December 19, 2014 / 5:38 AM / in 3 years

Merckx and Ickx feted as Belgium's speed demons

BRUSSELS (Reuters) - Eddy Merckx did it on a bicycle, Jacky Ickx drove fast for Formula 1. Now that both are approaching 70, an exhibition is celebrating their feats as two of history’s speediest Belgians.

Belgian five-time Tour de France and Giro d'Italia winner Eddy Merckx smiles as he prepares to cycle to London for the opening ceremony of the Olympic Games, at the Belgium Olympics Committee headquarters in Brussels in this July 25, 2012 file photo. REUTERS/Laurent Dubrule/Files

The stunning accomplishments of the “fast friends” are chronicled in an exhibition that runs until June 21, just after Merckx’s 70th birthday on June 17. Ickx turns 70 on Jan. 1.

“This exhibition is ideal to refresh the memory. It’s a fine testimony of everything we accomplished,” Merckx said at the official opening earlier this month.

“It allowed me to look back and ask myself how I managed to win so many times.”

The exhibition is at the Trade Mart at Heysel, on the northern edge of Brussels, notorious for a football stadium disaster of 1985 in which 39 people died.

Merckx and Ickx diced with death, but say their guardian angels saved them as they emerged hurt but alive from crashes that could have killed them.

Ickx, whose six wins of the 24 Hours of Le Mans in France earned him the title “Monsieur Le Mans”, was pulled from the flaming wreck of his car in the 1970 Grand Prix at Jarama, Spain.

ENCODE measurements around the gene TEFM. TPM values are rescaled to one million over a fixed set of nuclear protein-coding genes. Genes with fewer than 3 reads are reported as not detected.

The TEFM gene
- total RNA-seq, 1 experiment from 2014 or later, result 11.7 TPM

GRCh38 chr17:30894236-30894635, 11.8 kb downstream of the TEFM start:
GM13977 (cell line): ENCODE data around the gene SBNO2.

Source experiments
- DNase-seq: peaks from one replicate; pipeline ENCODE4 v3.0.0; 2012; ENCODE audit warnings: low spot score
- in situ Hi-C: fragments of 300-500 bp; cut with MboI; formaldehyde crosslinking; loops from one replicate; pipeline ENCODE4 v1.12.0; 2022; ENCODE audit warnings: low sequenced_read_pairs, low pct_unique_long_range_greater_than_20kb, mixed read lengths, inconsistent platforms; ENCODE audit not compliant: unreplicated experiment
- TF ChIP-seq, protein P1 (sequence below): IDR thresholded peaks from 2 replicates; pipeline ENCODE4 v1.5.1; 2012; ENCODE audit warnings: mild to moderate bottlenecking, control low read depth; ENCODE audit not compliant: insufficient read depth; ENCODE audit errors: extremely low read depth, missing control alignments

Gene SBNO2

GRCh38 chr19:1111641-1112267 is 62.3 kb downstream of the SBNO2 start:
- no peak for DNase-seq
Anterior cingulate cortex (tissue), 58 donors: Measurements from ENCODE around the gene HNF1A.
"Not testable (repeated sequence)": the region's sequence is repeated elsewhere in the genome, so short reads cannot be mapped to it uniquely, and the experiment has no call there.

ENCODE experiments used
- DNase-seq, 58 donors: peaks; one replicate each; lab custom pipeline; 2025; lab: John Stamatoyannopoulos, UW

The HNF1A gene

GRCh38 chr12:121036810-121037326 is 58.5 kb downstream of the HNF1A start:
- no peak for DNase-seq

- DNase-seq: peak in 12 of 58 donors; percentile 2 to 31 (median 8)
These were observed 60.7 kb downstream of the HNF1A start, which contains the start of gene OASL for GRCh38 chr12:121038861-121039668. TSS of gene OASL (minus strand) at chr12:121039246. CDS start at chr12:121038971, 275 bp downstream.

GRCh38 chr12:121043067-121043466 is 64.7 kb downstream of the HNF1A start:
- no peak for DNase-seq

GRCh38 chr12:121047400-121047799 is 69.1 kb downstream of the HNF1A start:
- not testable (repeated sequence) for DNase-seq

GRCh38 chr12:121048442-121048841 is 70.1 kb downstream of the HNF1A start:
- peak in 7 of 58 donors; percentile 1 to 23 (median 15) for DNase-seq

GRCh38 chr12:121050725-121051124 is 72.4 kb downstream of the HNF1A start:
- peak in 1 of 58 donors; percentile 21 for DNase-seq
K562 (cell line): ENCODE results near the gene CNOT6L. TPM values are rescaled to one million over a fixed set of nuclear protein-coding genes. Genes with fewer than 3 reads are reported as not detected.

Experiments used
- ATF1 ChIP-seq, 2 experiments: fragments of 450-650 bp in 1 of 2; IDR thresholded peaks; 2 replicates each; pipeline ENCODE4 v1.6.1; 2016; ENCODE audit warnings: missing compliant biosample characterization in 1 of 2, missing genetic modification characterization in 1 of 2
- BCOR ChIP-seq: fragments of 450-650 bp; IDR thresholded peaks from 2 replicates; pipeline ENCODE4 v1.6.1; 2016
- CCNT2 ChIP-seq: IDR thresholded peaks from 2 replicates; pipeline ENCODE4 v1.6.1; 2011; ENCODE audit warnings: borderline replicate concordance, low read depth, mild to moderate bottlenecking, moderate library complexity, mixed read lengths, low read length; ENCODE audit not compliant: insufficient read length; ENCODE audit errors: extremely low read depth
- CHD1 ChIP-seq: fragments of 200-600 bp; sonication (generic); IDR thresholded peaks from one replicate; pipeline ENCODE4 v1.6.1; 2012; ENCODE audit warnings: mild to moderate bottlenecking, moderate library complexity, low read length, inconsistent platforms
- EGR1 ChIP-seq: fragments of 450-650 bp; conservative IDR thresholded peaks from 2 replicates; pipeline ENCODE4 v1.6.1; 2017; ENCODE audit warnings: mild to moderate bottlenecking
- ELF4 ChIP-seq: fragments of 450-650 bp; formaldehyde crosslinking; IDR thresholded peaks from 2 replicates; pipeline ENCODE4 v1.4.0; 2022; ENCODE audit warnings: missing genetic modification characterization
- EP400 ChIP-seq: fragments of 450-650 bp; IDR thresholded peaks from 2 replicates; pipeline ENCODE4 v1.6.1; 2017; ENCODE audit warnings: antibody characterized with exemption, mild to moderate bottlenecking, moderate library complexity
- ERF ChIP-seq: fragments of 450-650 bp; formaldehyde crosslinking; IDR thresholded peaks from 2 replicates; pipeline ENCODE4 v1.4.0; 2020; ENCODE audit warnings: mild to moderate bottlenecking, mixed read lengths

The exhibition includes the semi-melted crash helmet he was wearing.

Merckx survived a crash in Blois, France, in which he cracked a vertebra and twisted his pelvis, while another cyclist, Fernand Wambst, died instantly.

The crash was in 1969, an epic year for Merckx in which he delivered what came to be known as a “Merckxissimo” performance on France’s grueling Col de Tourmalet, ensuring a spectacular win of the Tour de France.

It was also the year in which he was disqualified from the Italian Giro after a positive drugs test. Merckx still protests his innocence.

After the Blois crash, Merckx said he could never cycle without pain again, but that did not stop him breaking the one-hour world record in 1972.

The bicycle on which he managed that is on display, on loan from the Eddy Merckx Brussels metro stop, its permanent home.

Also exhibited is the Molteni bicycle on which Merckx rode the Tour de France in 1969, plus one of the team support cars from 1967.

For Ickx fans, a Ford GT40 and a Porsche 936 Spyder that he drove to victory in Le Mans are parked among the other memorabilia.

Editing by Michael Roddy and Andrew Roche

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